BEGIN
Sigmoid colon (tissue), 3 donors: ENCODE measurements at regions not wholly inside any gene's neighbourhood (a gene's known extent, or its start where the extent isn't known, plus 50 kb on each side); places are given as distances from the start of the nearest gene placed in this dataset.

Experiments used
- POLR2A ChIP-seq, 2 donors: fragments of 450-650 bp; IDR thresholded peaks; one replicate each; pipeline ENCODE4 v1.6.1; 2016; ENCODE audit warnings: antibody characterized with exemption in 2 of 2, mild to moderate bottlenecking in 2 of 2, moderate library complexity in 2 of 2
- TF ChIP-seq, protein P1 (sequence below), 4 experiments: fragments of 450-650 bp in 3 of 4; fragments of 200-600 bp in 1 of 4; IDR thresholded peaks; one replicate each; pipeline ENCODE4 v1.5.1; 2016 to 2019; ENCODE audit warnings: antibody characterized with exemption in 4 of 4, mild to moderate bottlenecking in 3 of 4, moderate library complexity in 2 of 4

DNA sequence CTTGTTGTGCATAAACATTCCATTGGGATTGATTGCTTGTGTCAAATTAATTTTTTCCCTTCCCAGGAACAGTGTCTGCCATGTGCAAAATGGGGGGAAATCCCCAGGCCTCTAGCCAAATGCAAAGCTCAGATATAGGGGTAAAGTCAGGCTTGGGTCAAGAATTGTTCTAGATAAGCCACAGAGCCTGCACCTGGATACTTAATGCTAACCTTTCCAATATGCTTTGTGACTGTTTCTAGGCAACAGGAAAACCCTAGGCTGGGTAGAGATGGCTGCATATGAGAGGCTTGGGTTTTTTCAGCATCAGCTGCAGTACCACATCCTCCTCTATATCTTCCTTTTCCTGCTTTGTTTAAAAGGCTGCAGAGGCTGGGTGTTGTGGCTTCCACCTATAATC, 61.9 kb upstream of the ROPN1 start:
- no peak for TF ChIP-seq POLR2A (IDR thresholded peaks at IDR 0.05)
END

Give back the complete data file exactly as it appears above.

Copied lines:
Sigmoid colon (tissue), 3 donors: ENCODE measurements at regions not wholly inside any gene's neighbourhood (a gene's known extent, or its start where the extent isn't known, plus 50 kb on each side); places are given as distances from the start of the nearest gene placed in this dataset.

Experiments used
- POLR2A ChIP-seq, 2 donors: fragments of 450-650 bp; IDR thresholded peaks; one replicate each; pipeline ENCODE4 v1.6.1; 2016; ENCODE audit warnings: antibody characterized with exemption in 2 of 2, mild to moderate bottlenecking in 2 of 2, moderate library complexity in 2 of 2
- TF ChIP-seq, protein P1 (sequence below), 4 experiments: fragments of 450-650 bp in 3 of 4; fragments of 200-600 bp in 1 of 4; IDR thresholded peaks; one replicate each; pipeline ENCODE4 v1.5.1; 2016 to 2019; ENCODE audit warnings: antibody characterized with exemption in 4 of 4, mild to moderate bottlenecking in 3 of 4, moderate library complexity in 2 of 4

DNA sequence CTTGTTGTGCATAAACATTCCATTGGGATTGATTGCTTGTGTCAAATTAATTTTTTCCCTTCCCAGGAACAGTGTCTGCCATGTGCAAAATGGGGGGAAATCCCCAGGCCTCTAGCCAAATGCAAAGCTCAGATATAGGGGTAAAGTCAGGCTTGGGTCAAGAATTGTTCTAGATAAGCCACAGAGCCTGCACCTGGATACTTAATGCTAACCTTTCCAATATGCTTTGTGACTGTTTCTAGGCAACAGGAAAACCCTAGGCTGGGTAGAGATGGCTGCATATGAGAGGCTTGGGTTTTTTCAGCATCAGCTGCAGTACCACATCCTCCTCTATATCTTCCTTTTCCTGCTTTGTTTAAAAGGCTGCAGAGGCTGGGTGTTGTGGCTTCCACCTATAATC, 61.9 kb upstream of the ROPN1 start:
- no peak for TF ChIP-seq POLR2A (IDR thresholded peaks at IDR 0.05)